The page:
I was reviewing the feedback I received on my recently posted blog entitled, “What is Organization Development, again?” when I came across a compelling question, and one I think deserves our attention. It was from a friend who asked, “Interesting. Just how does coaching fit into your definition of OD?” The short answer to the question is, “It fits everywhere.”
Coaching Comes in Various “Shapes & Sizes”
To understand this better, it is helpful to have a working knowledge of the most common types of coaching and their purposes in organizations.
Executive coaching is a collaborative process between a coach and a leader which works to assess and understand the leader’s strengths, personality, and preferences. Together they explore how the leader’s behaviors and beliefs influence personal and professional relationships and the potential to learn and grow in order to realize goals. This is generally sponsored by an organization as an opportunity to provide customized development for experienced and potential leaders.
Team coaching explores the collective strengths and behaviors of a team or group in order to leverage each member’s potential, thus realizing the possibilities of the team as a whole. A coach works with the team to develop more effective ways of supporting and leverage each other’s strengths to ensure development of better products, decisions, and ideas.
Peer coaching is the development of a culture of coaching that includes growing the coaching skills of all in order to support and realize the potential of each person as a valued contributor. It is learning from experienced, creative colleagues while sharing our own insights to encourage each other’s growth and development. It is living the old adage, “The rising tide lifts all boats.” Everyone wins.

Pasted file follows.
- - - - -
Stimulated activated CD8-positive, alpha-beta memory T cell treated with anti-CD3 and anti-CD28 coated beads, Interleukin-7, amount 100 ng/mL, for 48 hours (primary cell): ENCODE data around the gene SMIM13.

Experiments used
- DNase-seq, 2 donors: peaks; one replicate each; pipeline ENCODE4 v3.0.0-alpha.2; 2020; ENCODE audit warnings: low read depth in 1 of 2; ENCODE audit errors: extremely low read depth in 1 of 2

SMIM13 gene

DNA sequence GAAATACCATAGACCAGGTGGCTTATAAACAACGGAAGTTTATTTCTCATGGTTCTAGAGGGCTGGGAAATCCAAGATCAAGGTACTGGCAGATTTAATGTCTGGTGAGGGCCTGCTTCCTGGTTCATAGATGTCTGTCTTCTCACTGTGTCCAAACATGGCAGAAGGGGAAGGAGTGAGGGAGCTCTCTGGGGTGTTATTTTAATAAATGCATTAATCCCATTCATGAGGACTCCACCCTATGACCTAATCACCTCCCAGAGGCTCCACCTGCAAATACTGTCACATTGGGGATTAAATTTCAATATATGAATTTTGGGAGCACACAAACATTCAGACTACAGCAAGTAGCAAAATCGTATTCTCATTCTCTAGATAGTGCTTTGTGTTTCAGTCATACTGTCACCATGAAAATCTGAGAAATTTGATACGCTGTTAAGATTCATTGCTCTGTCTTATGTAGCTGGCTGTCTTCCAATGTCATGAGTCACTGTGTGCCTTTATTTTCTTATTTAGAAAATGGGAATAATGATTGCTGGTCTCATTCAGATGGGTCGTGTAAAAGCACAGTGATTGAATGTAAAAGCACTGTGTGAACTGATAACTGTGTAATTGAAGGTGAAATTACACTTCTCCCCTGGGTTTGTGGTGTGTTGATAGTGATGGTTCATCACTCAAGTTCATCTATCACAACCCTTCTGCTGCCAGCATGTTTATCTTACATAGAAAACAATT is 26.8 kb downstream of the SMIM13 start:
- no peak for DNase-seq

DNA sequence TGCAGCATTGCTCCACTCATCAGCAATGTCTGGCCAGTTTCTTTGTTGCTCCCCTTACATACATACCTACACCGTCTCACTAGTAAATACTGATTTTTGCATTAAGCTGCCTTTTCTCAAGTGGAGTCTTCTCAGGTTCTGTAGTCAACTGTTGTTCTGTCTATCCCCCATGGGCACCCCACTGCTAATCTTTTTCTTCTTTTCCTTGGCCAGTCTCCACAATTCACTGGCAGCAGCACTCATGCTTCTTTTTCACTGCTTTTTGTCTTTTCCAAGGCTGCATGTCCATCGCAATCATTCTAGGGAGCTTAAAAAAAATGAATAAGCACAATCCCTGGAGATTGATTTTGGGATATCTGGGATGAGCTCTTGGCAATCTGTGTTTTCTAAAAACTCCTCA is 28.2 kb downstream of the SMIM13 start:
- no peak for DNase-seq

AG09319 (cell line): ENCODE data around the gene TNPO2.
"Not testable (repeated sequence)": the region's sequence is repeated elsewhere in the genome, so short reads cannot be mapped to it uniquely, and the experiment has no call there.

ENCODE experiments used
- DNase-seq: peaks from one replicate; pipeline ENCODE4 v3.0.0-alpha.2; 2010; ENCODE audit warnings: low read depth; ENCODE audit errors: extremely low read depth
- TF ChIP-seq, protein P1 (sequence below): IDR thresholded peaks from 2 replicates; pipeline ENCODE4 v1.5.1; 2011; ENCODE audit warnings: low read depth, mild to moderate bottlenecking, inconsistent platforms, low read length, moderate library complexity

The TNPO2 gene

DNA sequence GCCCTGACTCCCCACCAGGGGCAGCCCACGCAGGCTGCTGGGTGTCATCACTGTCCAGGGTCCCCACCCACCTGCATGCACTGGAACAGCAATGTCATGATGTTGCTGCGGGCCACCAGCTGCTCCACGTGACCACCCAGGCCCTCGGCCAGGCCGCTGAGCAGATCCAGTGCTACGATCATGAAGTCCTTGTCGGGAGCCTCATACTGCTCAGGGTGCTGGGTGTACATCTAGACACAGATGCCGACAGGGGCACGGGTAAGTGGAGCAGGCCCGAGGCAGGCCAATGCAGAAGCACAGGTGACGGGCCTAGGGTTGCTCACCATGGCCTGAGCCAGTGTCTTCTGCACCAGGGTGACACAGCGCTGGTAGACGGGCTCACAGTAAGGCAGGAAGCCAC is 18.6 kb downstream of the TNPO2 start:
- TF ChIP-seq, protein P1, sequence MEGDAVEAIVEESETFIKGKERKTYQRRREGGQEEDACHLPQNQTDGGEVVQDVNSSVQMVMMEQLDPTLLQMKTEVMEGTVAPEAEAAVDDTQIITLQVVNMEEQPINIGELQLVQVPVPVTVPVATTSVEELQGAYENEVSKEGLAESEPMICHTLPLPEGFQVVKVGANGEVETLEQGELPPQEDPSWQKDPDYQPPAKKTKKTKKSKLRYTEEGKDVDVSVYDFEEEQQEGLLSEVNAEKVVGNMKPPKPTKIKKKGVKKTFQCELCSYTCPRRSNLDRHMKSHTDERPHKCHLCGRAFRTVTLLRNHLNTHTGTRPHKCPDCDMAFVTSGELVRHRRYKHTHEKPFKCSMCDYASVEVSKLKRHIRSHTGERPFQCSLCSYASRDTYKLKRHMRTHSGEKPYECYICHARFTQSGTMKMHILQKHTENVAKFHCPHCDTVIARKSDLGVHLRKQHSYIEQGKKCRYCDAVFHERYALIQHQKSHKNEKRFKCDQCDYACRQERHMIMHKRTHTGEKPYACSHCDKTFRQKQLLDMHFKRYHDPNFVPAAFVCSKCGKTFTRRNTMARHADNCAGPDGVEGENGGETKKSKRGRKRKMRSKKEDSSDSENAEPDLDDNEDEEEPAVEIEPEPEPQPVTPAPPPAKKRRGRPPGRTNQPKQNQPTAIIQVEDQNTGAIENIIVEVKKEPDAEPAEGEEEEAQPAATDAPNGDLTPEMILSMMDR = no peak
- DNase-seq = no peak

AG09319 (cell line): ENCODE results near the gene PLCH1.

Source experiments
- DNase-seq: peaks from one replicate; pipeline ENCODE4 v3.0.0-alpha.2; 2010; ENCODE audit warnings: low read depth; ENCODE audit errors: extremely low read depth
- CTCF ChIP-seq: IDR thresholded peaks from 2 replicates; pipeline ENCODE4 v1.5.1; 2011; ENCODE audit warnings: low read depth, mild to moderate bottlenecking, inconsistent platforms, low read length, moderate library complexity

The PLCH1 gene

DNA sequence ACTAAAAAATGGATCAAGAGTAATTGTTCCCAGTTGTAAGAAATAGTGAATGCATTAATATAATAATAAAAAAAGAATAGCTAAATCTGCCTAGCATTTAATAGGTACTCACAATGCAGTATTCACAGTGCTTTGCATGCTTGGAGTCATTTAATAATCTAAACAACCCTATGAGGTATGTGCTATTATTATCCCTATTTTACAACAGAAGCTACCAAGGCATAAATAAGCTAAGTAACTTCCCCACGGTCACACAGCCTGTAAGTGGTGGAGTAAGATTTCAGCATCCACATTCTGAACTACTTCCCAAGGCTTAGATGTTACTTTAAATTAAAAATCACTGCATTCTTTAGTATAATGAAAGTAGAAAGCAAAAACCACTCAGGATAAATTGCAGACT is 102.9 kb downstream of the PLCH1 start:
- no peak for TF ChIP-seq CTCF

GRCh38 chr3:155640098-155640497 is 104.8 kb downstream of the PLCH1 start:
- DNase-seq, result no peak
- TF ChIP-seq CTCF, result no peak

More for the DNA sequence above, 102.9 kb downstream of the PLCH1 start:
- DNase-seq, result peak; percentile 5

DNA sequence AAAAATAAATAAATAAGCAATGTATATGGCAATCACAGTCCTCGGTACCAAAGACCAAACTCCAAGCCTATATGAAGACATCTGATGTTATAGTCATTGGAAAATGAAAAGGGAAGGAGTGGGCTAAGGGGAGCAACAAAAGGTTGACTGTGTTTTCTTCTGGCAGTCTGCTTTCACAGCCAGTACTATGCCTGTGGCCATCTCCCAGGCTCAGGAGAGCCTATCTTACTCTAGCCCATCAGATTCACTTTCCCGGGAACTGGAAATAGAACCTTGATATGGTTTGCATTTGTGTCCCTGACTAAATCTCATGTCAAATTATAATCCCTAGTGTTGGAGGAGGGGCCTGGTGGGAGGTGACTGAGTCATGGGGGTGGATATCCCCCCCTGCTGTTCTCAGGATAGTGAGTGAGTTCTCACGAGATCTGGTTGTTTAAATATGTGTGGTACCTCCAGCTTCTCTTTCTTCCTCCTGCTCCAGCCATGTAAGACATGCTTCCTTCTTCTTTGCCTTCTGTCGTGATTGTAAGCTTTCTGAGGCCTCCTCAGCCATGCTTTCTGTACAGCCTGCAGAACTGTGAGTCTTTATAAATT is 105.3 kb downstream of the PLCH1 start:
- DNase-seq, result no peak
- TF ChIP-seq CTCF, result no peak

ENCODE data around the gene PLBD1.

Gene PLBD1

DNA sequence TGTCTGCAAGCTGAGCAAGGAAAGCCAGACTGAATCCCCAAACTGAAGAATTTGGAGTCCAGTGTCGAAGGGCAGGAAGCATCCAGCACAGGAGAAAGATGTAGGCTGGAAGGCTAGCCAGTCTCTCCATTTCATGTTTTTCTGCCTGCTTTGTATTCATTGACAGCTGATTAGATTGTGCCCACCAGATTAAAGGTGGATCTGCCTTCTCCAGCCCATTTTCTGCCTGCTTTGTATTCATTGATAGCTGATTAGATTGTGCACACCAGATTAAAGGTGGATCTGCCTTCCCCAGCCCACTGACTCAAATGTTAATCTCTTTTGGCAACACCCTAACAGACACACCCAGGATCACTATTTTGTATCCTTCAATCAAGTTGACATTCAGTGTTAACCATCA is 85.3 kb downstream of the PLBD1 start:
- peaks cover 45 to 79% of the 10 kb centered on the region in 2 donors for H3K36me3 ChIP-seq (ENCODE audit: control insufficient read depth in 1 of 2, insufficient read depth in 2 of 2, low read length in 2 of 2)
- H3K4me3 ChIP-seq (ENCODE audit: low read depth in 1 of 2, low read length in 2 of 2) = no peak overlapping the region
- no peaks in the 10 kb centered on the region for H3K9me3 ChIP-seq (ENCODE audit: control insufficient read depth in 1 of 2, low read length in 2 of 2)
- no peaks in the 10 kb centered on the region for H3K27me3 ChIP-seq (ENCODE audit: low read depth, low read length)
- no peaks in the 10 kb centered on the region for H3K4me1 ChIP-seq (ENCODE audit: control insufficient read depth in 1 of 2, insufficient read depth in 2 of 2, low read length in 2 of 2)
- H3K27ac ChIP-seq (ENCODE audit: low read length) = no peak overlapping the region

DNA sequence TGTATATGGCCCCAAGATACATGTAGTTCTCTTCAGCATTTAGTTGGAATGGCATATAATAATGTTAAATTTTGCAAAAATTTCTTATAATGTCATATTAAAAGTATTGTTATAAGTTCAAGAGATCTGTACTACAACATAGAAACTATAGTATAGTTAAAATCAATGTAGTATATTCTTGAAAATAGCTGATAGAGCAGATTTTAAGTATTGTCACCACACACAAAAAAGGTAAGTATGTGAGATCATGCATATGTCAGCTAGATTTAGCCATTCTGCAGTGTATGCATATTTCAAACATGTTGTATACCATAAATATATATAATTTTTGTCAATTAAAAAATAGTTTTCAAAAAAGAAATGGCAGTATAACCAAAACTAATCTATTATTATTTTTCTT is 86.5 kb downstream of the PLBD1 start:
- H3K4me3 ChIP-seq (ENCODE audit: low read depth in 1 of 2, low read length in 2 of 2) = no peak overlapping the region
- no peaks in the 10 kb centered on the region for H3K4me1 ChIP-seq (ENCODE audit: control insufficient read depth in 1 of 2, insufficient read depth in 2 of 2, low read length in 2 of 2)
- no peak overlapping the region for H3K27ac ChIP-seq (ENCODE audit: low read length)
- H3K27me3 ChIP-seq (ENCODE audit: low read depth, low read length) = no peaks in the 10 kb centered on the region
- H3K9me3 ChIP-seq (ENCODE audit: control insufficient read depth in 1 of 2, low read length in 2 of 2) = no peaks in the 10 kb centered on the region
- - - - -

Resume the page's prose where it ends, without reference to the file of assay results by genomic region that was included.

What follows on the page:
Mentoring may be formal or informal. Mentoring is similar to peer coaching in that it includes internal connections that provide positive insights and observations. It is different in that the insights are usually from leaders who are typically not a direct boss or manager of the mentee. A formal program is usually managed by HR and includes a well-documented process and milestones. An informal program encourages individuals to connect with leaders and request insights on their specific needs and the business climate/environment of the organization.
So, How Does Coaching Fit into Organization Development?
Organization Development involves facilitation of strategy, systems/structure, culture, and process. It is an enterprise-wide function that works with all areas to help meet potential through collaboration, alignment, and innovation, resulting in improved health and wellbeing of the enterprise. As such, it depends on capable leadership to effectively guide individuals and teams and drive results — this is where coaching fits. Organization Development (OD) improves organization effectiveness, and it is essential that leaders have the skills and competencies to carry out new strategies required to meet evolving needs of employees and those they serve.
Coaching + OD = Equipped Organizations
Coaching, such as the four types I listed above, moves beyond training and development programs to provide customized support and growth. When OD results in organization change, which it generally does, coaching helps leaders understand and embrace their evolving roles quickly. It helps them leverage their strengths to clearly lead and empower others to adapt to change, as well. This results in organizations equipped to “hit the ground running” with new strategies and positive culture change that sustains organizations into the future.
In my experience of coaching and organization development in New Jersey and New York, coaching fits just about everywhere. What do you think?
For more on my approach to coaching, take a look at my website and other blog posts about Life Coaching and Organization Development.